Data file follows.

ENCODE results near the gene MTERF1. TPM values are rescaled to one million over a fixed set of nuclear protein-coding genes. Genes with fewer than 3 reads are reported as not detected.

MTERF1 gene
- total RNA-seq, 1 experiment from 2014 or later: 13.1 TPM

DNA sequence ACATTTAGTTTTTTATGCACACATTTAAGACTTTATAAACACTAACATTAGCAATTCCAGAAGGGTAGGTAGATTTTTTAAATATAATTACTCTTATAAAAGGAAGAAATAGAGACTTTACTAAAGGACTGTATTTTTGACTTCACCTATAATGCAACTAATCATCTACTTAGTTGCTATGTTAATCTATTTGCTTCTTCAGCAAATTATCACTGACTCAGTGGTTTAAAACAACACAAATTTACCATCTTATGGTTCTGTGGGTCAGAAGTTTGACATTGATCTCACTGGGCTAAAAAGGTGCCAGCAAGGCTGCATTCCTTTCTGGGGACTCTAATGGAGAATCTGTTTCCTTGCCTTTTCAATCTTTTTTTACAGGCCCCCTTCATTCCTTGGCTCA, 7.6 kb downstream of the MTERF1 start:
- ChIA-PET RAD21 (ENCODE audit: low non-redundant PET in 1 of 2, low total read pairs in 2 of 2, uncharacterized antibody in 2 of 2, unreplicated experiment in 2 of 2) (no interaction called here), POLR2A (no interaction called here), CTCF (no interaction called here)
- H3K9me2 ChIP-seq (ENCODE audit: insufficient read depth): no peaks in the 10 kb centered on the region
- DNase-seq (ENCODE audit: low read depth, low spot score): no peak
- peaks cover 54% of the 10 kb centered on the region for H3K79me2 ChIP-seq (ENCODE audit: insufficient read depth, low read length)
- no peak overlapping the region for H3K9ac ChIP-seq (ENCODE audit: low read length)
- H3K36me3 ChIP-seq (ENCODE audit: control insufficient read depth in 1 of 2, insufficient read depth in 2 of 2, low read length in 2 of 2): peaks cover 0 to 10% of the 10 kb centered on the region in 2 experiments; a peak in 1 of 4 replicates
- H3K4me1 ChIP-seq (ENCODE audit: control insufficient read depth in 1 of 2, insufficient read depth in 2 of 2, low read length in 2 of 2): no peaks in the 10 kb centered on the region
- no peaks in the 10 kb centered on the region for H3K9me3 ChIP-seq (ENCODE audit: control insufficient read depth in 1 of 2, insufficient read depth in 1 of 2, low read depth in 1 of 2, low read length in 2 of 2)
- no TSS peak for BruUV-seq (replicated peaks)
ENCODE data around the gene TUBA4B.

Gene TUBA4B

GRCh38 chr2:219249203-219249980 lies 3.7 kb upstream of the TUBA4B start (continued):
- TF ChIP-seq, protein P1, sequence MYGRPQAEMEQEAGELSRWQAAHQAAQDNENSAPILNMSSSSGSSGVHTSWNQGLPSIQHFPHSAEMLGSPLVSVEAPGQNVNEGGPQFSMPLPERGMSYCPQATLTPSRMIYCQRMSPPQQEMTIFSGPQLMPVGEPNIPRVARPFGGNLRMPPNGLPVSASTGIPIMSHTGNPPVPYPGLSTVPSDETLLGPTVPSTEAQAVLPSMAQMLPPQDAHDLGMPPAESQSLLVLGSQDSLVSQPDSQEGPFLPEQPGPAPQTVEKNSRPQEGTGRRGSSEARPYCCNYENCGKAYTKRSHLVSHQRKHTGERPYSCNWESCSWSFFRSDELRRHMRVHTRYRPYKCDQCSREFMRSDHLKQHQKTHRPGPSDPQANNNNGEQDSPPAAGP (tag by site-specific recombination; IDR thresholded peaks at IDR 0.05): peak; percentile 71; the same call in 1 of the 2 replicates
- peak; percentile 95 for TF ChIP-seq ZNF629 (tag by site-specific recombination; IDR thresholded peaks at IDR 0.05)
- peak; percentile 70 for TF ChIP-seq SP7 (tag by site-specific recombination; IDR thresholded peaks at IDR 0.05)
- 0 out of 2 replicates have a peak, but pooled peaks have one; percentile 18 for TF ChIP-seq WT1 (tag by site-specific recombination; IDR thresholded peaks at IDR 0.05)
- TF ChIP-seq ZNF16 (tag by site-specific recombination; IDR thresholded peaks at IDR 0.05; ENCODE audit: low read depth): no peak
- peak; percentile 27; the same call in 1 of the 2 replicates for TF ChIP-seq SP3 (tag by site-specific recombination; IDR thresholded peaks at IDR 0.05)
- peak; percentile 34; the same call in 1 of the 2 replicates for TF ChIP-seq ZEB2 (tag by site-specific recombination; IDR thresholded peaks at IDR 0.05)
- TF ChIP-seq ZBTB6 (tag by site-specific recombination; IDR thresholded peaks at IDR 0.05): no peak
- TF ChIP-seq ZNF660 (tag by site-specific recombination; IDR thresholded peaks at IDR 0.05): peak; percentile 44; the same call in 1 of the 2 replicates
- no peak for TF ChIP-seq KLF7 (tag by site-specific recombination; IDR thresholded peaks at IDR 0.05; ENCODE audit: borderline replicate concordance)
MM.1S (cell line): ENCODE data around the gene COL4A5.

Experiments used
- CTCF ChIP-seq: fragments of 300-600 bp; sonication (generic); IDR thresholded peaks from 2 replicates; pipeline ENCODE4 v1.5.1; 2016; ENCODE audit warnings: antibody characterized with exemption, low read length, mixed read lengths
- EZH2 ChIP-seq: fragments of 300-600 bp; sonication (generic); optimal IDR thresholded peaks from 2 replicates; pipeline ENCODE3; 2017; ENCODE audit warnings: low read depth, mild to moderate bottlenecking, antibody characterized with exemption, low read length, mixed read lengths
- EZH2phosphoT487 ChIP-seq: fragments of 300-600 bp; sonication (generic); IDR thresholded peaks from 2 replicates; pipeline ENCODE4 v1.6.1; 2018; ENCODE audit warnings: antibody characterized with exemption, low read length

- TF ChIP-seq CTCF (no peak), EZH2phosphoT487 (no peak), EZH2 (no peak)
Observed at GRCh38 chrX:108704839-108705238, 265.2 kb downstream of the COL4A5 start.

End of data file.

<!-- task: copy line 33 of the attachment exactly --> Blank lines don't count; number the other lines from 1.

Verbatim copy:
Observed at GRCh38 chrX:108704839-108705238, 265.2 kb downstream of the COL4A5 start.